Paul Kawika Martin, Political and Policy Director for Peace Action, said:
I think the question should be: How much U.S. credit should we use on the war in Afghanistan? As it stands, the over $230 Billion we have already spent has mostly been borrowed money adding to the U.S. deficit. Of course, just like buying a car or home, sometimes it’s good to do things on credit. But this isn’t the true cost. As Noble Prize-winning economist Joseph Stiglitz and Harvard professor Linda Bilmes points out, that figure fails to include interest on debt, veterans benefits and other costs to society. They estimate the costs for the wars in Iraq and Afghanistan could top a staggering $5 trillion to $7 trillion.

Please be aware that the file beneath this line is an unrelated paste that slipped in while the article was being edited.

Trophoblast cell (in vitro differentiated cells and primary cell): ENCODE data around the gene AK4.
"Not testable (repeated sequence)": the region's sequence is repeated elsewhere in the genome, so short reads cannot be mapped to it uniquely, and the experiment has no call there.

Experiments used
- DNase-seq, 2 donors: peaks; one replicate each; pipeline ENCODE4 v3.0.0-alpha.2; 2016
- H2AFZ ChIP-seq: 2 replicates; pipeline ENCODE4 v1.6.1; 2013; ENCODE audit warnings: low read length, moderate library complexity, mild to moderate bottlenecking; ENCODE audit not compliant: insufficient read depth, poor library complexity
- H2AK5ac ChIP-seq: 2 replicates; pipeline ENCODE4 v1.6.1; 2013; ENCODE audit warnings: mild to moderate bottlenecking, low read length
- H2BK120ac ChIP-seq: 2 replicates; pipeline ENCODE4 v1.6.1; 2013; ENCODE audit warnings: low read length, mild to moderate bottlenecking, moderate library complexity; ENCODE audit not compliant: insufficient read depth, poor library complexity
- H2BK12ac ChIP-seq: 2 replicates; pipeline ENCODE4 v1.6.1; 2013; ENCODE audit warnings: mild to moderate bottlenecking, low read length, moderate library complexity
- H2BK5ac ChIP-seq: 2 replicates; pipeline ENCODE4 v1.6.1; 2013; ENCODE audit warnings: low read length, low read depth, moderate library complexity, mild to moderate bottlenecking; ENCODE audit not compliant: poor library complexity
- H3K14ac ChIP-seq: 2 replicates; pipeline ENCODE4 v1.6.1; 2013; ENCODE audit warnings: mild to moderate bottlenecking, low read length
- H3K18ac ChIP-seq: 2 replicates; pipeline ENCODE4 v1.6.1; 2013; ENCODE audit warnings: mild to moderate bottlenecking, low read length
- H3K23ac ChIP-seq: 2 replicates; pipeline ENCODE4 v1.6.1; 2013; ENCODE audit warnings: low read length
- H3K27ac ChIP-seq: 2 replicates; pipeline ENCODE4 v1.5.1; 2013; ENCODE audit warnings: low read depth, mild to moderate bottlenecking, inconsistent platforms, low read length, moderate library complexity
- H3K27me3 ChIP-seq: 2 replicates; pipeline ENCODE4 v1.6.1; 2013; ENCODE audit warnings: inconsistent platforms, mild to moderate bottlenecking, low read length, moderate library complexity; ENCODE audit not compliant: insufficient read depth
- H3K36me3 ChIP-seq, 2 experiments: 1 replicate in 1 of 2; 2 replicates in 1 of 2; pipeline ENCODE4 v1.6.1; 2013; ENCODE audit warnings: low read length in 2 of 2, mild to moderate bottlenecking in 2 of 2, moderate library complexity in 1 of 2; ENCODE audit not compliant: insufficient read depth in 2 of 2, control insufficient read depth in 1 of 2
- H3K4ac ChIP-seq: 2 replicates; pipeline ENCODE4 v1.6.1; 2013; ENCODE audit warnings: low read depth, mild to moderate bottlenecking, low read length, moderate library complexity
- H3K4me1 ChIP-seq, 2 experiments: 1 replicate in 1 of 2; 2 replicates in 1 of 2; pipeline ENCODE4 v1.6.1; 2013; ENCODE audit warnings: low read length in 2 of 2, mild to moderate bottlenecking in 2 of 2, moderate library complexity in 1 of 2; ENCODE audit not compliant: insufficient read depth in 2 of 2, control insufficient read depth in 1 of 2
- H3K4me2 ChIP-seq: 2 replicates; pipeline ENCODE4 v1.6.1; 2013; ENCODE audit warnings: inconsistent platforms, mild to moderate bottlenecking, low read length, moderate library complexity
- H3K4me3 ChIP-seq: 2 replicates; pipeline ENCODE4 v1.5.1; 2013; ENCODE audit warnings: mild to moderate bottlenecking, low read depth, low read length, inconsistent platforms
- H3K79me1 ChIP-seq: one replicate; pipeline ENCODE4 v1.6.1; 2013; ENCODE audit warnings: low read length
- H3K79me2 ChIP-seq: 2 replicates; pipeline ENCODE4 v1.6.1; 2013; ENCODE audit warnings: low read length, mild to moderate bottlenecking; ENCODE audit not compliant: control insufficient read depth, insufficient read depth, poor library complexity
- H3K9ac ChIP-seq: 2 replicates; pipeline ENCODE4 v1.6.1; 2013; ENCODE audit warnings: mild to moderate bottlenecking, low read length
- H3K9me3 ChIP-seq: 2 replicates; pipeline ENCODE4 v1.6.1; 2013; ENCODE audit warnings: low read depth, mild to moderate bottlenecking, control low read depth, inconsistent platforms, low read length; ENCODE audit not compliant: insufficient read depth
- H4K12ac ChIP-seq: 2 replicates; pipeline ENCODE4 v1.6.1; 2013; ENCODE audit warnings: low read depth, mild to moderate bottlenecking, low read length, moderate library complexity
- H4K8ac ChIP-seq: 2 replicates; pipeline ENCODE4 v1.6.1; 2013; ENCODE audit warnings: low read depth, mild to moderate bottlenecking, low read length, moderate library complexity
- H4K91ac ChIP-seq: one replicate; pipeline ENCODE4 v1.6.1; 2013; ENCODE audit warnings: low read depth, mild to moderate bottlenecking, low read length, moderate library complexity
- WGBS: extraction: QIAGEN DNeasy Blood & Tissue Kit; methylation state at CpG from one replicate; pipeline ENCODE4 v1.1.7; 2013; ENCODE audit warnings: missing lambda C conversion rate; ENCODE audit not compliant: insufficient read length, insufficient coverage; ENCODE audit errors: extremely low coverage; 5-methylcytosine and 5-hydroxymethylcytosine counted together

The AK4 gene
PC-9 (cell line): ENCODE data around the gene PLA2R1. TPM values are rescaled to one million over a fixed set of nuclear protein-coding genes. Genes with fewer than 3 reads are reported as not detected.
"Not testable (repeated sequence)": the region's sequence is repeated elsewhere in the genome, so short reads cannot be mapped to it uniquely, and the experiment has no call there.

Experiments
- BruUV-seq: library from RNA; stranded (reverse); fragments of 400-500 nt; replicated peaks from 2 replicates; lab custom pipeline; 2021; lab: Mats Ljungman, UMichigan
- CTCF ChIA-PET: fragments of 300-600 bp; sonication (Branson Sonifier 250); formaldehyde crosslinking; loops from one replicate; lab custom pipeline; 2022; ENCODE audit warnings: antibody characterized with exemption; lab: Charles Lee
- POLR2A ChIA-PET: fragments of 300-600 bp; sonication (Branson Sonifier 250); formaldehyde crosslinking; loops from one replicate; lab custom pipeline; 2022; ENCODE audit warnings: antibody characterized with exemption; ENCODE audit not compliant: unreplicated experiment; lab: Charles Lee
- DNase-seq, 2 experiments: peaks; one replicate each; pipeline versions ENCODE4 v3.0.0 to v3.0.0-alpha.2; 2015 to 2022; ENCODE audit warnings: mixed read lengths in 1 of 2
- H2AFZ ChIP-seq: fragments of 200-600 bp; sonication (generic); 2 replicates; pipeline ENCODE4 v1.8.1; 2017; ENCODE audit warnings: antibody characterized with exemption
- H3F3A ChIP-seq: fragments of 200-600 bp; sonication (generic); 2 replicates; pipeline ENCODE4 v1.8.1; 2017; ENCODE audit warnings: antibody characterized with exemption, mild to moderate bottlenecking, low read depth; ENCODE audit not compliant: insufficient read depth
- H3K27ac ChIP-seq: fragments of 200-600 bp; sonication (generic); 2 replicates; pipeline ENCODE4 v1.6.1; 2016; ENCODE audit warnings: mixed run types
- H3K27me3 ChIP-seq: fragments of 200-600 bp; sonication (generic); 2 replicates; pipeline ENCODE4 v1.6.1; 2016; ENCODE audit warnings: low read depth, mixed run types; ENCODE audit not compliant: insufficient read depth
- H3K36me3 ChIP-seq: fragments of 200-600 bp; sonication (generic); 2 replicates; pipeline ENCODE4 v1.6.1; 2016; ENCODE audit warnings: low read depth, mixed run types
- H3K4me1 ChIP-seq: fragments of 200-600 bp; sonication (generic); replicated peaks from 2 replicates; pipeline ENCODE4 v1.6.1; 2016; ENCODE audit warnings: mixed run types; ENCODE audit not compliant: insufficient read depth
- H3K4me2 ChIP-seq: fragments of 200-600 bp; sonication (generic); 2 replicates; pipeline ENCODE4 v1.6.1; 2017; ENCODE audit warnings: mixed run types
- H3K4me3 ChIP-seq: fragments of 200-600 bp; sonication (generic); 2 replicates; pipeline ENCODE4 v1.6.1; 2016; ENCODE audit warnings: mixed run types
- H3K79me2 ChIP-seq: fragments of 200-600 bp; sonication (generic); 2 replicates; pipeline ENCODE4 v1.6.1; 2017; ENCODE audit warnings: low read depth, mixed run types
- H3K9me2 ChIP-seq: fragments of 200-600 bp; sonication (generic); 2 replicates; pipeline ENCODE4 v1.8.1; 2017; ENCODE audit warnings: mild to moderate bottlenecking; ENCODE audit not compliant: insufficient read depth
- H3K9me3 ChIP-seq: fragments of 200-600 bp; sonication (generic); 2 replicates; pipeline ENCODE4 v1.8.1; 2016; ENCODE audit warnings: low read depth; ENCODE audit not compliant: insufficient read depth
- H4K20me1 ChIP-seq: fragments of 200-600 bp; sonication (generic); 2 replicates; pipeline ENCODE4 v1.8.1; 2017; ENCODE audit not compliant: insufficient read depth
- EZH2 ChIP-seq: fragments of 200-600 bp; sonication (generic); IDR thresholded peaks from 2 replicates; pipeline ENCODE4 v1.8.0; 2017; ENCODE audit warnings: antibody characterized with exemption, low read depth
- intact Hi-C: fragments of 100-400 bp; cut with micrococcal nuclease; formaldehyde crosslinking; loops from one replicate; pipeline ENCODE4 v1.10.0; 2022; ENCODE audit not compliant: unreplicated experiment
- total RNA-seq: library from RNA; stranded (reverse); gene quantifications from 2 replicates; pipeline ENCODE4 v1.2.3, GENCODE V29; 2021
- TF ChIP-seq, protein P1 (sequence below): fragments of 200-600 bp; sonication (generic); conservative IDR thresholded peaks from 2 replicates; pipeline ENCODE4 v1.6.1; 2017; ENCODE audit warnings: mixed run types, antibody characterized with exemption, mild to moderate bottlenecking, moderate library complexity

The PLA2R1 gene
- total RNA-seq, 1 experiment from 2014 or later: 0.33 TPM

Phi Beta Iota: Other “pundits” can be read within the full story. The cost is far more than the “tangible debt.” It includes the hollowing out of America–the loss of integrity, the failure of paradigms, the cheating culture, and on and on and on. We have in essence sacrified the Republic in the name of partisan politics and corporate greed, enabled by civitas minimus. America is less safe and less prosperous today than it was on 9/12.